Letting God Define You

How do you define yourself? We all finish our “I am __” statements in different ways. We can go with something fairly basic, such as “I am a writer/sister/Christian.” That’s often how we introduce ourselves to people. But there are also less flattering “I am” statements that we tell ourselves. “I am anxious; I am too fat/skinny/unhealthy; I am a sinner not good enough for God.” Or sometimes we go with more positive self-affirmations: “I am a good friend; I am confident in using my gifts; I am a redeemed and forgiven child of God.”

How does God define you? Scripture reminds us in several passages that our “I am” is not as reliable as God’s “you are” (see 1 Sam. 16:7, Is. 55:8-9 and Jer. 17:9-10). He knows us better than we know ourselves and He can give us insight into His perspective. If we ask, He’ll reveal things about ourselves to us directly as well as through His word.

Some of the “you are” statements God makes about people are critical, such as when He describes all humans as sinner under a death penalty or rebukes Israel for their rebellion (Rom. 3:23; 6:23; Is. 1:18-25). But while part of God’s perspective on us involves seeing our faults, that’s not all He sees. For those in relationship with Him, His “you are” statements are overwhelmingly positive. There’s certainly a place for acknowledging our sins, abhorring ourselves, and repenting as Job did (Job 42:5-6). But we’re not to stay downcast. God wants us to have a realistic view of ourselves, and He values us far too highly for this view to not involve some incredibly positive things.Letting God Define You | marissabaker.wordpress.com

You Are Of Value

Aren’t five sparrows sold for two assaria coins? Not one of them is forgotten by God. But the very hairs of your head are all numbered. Therefore don’t be afraid. You are of more value than many sparrows. (Luke 12:6-7, WEB)

Our God cares even when a sparrow dies. But we’re not just another animal crawling around the earth that gets a moment of attention from Him. We’re valued highly — so highly that the Father and Son think you’re worth the price of Jesus’ life. And They thought that even before you were saved (Rom. 5:6-8). Continue reading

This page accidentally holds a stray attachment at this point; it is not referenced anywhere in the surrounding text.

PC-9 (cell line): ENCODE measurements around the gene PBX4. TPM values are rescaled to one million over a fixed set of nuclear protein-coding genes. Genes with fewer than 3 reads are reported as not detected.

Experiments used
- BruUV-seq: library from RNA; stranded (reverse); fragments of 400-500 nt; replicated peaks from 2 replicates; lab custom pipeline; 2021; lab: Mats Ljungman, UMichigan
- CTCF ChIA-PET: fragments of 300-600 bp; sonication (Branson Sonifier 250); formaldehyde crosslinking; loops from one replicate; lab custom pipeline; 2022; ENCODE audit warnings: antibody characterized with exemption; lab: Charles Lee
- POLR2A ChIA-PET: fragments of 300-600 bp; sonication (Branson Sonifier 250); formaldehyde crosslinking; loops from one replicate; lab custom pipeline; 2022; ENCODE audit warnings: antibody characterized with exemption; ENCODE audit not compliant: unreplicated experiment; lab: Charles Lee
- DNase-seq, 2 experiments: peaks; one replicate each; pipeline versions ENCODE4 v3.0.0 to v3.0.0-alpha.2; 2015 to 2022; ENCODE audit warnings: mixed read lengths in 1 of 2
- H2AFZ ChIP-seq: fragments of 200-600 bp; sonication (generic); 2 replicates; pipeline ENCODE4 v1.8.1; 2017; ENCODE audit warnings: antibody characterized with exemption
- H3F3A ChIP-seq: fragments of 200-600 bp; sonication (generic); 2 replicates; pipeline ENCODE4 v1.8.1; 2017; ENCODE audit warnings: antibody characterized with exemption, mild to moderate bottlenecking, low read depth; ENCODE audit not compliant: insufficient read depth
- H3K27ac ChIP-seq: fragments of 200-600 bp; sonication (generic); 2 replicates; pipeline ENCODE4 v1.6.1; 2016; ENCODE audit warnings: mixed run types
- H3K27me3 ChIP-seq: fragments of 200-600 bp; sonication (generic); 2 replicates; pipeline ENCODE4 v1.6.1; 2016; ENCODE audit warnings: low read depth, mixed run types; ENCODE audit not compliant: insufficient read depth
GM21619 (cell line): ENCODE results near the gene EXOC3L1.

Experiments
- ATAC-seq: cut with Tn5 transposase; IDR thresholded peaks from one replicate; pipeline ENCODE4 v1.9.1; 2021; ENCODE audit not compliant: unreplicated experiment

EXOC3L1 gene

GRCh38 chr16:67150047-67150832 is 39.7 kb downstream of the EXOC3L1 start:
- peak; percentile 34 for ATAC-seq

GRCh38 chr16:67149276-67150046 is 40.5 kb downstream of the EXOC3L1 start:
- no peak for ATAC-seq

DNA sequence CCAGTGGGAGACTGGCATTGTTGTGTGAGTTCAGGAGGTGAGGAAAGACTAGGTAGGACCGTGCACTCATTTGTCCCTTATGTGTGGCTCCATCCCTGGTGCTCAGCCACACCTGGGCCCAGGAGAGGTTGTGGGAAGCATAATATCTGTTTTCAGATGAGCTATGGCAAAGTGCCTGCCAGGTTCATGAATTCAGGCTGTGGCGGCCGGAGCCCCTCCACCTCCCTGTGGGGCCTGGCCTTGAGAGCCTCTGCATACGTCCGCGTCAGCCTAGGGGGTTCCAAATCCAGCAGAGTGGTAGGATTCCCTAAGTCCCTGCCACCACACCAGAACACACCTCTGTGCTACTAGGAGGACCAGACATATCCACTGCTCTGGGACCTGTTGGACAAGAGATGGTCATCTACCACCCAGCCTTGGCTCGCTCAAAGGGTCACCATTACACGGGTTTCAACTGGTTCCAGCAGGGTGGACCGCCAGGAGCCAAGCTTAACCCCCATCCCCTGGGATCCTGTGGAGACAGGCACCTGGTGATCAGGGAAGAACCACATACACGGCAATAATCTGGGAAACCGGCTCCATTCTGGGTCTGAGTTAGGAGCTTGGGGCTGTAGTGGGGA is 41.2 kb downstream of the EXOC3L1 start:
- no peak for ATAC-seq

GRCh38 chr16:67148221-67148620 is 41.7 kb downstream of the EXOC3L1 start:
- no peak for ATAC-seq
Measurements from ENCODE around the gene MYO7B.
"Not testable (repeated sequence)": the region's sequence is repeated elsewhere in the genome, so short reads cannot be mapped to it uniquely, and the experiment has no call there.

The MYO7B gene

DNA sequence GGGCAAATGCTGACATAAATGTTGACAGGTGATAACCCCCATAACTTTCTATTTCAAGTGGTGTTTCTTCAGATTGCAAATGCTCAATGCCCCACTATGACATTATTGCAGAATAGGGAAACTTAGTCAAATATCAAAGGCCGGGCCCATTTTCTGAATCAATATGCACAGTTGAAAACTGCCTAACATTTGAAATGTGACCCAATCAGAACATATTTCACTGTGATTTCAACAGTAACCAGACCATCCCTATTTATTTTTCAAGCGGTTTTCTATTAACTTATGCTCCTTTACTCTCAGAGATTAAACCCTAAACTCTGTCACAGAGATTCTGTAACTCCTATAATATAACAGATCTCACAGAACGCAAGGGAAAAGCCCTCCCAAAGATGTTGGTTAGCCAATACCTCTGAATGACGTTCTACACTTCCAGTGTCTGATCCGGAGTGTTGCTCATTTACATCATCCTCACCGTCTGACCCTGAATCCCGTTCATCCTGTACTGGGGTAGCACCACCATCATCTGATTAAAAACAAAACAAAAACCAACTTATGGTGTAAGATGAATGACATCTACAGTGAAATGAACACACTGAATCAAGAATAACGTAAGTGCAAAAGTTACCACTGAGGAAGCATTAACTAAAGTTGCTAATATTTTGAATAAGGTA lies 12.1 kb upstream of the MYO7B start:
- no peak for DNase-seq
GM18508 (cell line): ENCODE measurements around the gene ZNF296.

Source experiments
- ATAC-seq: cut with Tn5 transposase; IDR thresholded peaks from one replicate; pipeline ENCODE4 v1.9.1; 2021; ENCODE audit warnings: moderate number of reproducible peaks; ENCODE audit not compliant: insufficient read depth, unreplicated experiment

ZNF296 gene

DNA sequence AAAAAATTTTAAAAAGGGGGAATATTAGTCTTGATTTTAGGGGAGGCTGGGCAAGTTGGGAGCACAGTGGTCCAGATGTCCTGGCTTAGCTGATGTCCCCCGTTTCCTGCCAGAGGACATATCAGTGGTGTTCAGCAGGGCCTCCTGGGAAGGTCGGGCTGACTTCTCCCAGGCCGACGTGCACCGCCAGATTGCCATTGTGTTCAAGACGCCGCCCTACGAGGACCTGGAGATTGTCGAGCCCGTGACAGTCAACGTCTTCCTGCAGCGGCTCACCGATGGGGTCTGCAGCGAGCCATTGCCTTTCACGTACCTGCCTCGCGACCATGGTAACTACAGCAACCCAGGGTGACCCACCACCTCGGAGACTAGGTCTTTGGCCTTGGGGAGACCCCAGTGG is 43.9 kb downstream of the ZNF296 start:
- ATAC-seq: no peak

Our Christian Nationality

A number of years ago I was sitting in a church service listening to the minister introduce his sermon topic for the day. One of the first things he said was, “Close your Bibles and put them on the floor. I’ve got something to tell you this morning.” Smacks of Bibles hitting linoleum is a sound I hope never to hear again. While teenage me wasn’t brave enough to stand up and walk out, I did keep my Bible open in my lap so I could do my own study while he lectured on American history.

The United States of America, rather than something out of the Bible, should feel like a strange topic for a sermon. And yet I’ve heard other sermons, though much less extreme, preached about this topic on a fairly regular basis. Typically, it’s presented as something like “the Biblical history of our country” or “America’s Christian heritage.” The speakers usually do turn to scriptures, but they may spend more time quoting founding fathers and presidents than they do Jesus.

Now, please don’t misunderstand me. This isn’t a rant against my country or an article condemning people who love the U.S. of A (which I why I didn’t post this 4th of July weekend, though it would have probably gotten more views then). Nor am I saying Christians teachers shouldn’t quote writings outside the Bible. My concern is that patriotism for our physical nation has gotten muddled up with our Christian faith as if the two are, or should be, interconnected. But I don’t think they should be.Our Christian Nationality | marissabaker.wordpress.com

Not Of The World

When Jesus walked this earth, He said He was “not of this world” (John 8:23, KJV). At the Passover, He started describing His followers that way as well (John 15:19; 17:14-16). We still have to live in this world, as Paul points out in 1 Cor. 5:10, but we don’t belong to it.

“We know that we are of God, and the whole world lieth in wickedness” (1 John 5:19, KJV). The present world is evil because it has fallen into sin and is under Satan’s sway (Gal. 1:4; John 14:30). I think most Christians would agree with that at least to a certain extent, otherwise we’d have no need for a Savior. But often, we think of this world’s evil as an abstraction. The world “out there” is wicked, “society” is evil, or there’s a spirit of wickedness at large “somewhere.” But maybe my neighborhood, this city, our country isn’t really all that bad.

Here in the U.S., we don’t yet face the sort of persecution that would serve as a constant reminder that this world isn’t a Christian’s home. I’m thankful for that, but I also wonder if it has made us lose sight of some important truths. The United States was founded with some Christian principles and a guarantee of a religious freedom, but it was never a “Christian nation” and it hadn’t even looked like one for a long time. And while you have the right as an American to get involved in pushing your country toward where you’d like it to go and a duty as a Christian to stand up for what’s right in God’s sight, this physical nation isn’t where we owe our primary allegiance. Continue reading